During these uncertain times, many executives are faced with deciding where to spend valuable resource energy. Is it still worthwhile to define strategic objectives when the business landscape is changing so rapidly? Should I spend my time on defining where we’re going when I can’t even see 6 months into the future? These are some of the queries that executives are pondering.
It is easy to get caught in the trap of viewing your business’ future in terms of the current crisis. However, if you plan to be around when the uncertainty settles, you must steer clear of this trap. In order to successfully navigate the challenging times, executive must remain focused on “beyond the crisis”. Understanding where you plan to be is more vital than ever. Having a sound strategy assists executives in keeping focus in the right place. The markets will turn around. When they do, will your business be poised for success or floundering in rear-view management?
Use The Down Time Wisely
If you have been managing your business effectively, you should have adequate reserves to sustain you through temporary declines in revenue. That being the case, each organization should take advantage of any slowing in business to perform the following activities:
- Go back to the core: Remember what it is that you do that your customer loves and make it even better
- Find opportunity: Look at the new market emerging during the time of crisis and see if old products and services can be retooled or repackaged to address crisis-inspired needs
- Shore up weaknesses: Find areas where your business can be improved and take the time to do it, make yourself more effective, efficient, and responsive to the customer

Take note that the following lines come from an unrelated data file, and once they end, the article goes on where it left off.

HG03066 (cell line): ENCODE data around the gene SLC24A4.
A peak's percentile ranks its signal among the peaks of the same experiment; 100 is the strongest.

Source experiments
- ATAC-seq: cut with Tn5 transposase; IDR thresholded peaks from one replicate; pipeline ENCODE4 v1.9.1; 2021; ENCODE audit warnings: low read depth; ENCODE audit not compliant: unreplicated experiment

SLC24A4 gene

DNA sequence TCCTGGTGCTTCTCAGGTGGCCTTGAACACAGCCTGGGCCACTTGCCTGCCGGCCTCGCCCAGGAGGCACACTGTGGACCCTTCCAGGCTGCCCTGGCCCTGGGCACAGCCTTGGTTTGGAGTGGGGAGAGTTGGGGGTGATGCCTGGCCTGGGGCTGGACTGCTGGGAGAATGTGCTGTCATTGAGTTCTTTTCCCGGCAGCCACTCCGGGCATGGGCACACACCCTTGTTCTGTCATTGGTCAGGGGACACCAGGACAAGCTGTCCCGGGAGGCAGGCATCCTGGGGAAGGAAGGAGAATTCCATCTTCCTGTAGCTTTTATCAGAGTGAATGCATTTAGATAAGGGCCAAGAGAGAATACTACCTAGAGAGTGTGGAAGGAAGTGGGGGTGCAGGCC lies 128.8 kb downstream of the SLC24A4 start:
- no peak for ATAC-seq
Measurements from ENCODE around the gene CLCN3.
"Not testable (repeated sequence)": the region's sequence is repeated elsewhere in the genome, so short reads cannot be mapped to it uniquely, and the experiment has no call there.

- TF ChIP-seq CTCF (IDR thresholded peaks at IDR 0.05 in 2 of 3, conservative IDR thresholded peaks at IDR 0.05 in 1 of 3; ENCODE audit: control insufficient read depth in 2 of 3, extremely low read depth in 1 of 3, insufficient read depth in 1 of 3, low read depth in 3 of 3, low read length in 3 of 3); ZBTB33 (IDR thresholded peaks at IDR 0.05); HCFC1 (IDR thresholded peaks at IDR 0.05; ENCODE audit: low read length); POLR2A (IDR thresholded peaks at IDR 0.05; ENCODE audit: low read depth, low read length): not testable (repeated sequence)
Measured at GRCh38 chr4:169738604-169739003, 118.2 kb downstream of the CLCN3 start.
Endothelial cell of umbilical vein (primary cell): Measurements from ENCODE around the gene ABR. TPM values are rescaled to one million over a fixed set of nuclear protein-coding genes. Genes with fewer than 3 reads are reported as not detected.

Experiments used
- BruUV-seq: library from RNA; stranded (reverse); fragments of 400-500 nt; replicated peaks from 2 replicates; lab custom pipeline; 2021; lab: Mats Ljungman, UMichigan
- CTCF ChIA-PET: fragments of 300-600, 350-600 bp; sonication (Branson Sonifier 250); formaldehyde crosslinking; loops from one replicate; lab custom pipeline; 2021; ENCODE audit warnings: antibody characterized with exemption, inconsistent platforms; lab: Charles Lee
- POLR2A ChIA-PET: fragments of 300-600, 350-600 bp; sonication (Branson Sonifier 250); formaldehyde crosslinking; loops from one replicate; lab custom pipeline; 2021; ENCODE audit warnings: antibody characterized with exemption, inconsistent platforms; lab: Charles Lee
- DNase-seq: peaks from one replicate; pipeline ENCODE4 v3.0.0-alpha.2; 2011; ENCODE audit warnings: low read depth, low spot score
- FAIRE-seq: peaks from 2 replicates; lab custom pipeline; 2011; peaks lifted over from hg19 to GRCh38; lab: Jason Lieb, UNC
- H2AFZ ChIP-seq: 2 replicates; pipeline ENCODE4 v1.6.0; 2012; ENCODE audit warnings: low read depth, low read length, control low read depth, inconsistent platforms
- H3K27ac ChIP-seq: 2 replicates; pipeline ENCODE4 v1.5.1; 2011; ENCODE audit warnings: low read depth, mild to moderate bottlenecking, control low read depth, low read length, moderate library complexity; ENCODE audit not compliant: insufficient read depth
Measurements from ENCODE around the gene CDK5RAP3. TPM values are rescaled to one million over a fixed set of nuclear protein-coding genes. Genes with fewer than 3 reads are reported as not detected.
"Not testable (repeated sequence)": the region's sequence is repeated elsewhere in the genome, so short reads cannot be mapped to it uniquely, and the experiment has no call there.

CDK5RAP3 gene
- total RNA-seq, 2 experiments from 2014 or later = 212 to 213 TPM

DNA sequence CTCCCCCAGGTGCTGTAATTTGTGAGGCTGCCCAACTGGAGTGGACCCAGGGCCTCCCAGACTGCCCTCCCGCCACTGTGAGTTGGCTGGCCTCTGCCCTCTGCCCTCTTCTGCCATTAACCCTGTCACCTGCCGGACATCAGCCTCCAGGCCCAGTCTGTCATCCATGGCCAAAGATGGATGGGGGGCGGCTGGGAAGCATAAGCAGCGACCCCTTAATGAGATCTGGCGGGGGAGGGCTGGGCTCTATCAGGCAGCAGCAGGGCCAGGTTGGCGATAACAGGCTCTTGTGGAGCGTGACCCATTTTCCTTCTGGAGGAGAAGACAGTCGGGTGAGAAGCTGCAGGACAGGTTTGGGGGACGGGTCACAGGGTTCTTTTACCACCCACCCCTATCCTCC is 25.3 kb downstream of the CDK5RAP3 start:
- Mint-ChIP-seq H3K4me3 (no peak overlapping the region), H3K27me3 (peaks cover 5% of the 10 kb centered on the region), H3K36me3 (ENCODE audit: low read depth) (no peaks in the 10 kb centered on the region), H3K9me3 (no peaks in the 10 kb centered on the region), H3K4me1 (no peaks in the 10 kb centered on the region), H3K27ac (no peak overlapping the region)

- Measure, measure, measure: Use key measurements and indicators to help visualize where the market is going. This will help you be properly positioned when the turn-around occurs
- Keep your eye on the horizon: Remember that the current crisis will end and keep your eye on where you’re going. Like those ships that used to cross a seemingly boundless ocean, overnight the landscape change drastically. Where once there was only more sea, land may be sighted and new opportunities may arise.
Take Advantage of Tools
Times of crisis require more robust and flexible planning tools. While the typical tool belt may include annual planning and even Balanced Scorecard, validating strategy and responding to corporate landscape changes requires you to go beyond. Executives need to be conversant in scenario planning. This tool allows the organization to review four widely different futures and ensure that your strategy will remain valid in each possible future. Taking this approach moves you from thinking about what you offer to the market into understanding what the market needs. Scenario planning may just be the separating factor between organizations that survive and those that thrive.
Maintaining focus on your end goal is more vital than ever in times of turmoil and crisis. When markets are most uncertain, both the greatest risks and the greatest opportunities arise. In order to be ready to address them, executives can not afford to be caught up in crisis-inspired tunnel vision. Your eyesight must be broad and sharp to address the challenges you face.